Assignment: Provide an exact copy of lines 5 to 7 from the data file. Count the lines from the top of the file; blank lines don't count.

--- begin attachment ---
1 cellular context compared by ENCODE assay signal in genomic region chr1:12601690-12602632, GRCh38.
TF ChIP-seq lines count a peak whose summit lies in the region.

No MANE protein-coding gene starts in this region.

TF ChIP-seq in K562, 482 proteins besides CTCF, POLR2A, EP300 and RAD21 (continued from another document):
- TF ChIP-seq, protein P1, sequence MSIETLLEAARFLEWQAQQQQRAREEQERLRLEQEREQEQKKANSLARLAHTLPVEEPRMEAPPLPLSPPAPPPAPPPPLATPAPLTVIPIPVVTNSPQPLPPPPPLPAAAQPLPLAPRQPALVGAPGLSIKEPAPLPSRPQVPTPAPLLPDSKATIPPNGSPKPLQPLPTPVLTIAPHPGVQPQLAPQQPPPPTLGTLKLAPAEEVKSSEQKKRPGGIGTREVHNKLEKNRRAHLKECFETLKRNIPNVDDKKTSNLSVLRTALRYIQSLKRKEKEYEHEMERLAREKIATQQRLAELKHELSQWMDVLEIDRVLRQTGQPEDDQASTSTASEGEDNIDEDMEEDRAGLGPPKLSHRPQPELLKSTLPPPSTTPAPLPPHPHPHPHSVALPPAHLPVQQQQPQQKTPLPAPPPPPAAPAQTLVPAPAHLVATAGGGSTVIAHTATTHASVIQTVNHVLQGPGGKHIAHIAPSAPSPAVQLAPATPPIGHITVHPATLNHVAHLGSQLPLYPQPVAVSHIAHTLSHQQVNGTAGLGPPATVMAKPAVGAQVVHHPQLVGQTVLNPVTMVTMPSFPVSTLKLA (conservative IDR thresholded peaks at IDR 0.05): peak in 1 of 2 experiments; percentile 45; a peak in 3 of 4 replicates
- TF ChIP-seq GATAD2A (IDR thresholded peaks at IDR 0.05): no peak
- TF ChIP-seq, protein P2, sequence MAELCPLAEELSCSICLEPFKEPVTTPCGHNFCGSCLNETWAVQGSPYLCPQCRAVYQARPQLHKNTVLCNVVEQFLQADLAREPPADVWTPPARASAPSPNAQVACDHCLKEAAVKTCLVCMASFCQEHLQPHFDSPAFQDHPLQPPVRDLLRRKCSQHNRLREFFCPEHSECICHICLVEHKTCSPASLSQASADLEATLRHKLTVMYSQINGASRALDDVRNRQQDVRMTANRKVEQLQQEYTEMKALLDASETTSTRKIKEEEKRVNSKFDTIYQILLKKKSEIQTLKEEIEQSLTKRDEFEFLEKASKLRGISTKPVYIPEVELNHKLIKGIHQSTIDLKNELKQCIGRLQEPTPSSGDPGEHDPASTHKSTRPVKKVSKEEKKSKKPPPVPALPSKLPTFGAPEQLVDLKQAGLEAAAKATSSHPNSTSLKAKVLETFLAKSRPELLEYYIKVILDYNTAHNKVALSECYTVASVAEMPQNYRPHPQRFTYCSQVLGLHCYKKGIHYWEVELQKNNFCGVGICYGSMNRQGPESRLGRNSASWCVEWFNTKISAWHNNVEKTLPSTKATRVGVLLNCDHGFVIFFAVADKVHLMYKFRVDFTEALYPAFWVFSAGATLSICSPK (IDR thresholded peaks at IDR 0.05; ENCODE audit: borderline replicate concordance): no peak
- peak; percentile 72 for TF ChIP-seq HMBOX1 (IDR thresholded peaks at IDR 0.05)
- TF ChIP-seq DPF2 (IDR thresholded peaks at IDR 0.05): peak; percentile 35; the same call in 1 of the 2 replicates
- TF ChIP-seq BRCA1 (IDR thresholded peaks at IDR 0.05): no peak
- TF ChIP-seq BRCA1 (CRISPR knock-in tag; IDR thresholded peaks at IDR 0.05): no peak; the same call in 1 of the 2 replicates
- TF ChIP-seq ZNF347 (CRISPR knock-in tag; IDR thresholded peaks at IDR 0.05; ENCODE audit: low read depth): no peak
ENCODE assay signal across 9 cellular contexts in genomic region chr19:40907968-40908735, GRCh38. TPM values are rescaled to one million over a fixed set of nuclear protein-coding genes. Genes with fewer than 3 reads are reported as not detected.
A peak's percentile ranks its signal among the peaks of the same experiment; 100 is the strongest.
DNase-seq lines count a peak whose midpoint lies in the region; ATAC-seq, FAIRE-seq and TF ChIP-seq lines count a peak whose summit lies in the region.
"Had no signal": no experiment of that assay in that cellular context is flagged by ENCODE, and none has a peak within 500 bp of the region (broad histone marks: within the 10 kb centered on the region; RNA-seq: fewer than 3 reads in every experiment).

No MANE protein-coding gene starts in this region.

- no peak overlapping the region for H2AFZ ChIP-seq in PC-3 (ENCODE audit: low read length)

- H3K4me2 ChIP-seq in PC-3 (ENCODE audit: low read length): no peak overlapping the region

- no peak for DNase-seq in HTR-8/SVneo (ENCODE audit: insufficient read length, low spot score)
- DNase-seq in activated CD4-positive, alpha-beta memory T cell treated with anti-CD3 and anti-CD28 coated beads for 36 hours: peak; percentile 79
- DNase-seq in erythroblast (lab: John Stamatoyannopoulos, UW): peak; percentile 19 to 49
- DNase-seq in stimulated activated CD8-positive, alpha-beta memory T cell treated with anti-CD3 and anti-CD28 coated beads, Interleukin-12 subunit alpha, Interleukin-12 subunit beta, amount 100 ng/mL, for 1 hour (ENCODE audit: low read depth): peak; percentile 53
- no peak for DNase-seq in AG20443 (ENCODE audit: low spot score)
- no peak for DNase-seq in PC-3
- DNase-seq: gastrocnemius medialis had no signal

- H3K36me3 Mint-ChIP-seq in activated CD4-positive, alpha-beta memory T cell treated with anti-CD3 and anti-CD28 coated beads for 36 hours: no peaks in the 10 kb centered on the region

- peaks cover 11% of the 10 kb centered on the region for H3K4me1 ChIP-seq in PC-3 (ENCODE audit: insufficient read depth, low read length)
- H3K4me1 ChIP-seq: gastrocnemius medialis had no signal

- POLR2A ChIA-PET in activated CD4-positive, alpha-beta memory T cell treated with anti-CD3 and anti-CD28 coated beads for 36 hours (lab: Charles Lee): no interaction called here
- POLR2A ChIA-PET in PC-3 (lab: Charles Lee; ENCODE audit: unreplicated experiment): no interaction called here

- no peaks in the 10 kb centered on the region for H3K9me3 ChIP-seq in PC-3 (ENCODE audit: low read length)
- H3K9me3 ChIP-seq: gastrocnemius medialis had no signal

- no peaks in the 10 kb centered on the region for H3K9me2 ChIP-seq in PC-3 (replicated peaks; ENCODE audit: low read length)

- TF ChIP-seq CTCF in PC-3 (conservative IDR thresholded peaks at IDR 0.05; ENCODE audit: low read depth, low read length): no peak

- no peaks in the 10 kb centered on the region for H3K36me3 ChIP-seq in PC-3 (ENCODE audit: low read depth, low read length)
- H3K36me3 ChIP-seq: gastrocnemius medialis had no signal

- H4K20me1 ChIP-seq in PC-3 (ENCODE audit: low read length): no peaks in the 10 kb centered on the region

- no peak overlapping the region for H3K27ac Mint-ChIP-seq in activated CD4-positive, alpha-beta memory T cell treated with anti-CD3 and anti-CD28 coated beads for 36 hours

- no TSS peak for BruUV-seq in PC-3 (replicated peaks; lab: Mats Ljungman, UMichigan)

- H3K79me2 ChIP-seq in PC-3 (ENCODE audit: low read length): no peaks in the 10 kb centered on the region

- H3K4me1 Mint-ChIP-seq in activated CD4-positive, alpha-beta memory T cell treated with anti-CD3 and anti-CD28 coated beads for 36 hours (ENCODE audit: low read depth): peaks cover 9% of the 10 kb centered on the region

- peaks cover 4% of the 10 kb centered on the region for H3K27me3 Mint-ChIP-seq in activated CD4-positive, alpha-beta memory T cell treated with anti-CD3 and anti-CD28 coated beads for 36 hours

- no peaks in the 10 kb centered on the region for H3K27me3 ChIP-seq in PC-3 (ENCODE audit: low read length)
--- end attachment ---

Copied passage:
- TF ChIP-seq, protein P1, sequence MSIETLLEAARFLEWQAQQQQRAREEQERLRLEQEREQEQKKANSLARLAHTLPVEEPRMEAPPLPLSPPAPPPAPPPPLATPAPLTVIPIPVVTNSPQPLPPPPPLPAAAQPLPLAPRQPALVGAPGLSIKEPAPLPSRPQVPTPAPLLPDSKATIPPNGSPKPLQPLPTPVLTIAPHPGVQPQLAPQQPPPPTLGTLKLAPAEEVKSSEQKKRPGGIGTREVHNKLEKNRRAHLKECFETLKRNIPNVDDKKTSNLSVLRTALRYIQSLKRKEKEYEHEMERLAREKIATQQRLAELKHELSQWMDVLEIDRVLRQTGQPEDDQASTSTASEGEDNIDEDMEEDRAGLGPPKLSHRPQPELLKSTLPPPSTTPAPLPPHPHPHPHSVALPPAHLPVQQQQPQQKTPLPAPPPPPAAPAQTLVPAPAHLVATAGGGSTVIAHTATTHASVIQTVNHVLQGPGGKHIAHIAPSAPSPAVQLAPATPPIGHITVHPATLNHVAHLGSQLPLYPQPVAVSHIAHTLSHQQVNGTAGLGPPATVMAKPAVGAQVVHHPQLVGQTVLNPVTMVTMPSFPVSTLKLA (conservative IDR thresholded peaks at IDR 0.05): peak in 1 of 2 experiments; percentile 45; a peak in 3 of 4 replicates
- TF ChIP-seq GATAD2A (IDR thresholded peaks at IDR 0.05): no peak
- TF ChIP-seq, protein P2, sequence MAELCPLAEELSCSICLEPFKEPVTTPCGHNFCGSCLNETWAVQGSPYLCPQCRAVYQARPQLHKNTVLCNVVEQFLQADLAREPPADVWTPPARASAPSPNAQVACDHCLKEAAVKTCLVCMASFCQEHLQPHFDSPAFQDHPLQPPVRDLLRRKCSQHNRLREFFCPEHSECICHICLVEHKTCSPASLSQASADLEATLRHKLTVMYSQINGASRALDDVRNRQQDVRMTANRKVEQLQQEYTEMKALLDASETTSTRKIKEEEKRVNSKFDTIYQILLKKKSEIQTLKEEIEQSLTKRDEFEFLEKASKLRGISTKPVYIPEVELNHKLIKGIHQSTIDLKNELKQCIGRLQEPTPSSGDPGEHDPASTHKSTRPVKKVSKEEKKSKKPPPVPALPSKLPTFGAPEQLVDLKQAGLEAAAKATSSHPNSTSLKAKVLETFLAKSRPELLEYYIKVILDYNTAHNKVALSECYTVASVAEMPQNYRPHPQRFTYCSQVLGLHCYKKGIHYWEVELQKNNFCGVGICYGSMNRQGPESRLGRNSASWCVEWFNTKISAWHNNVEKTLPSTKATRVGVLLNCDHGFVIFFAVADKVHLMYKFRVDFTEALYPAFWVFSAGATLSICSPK (IDR thresholded peaks at IDR 0.05; ENCODE audit: borderline replicate concordance): no peak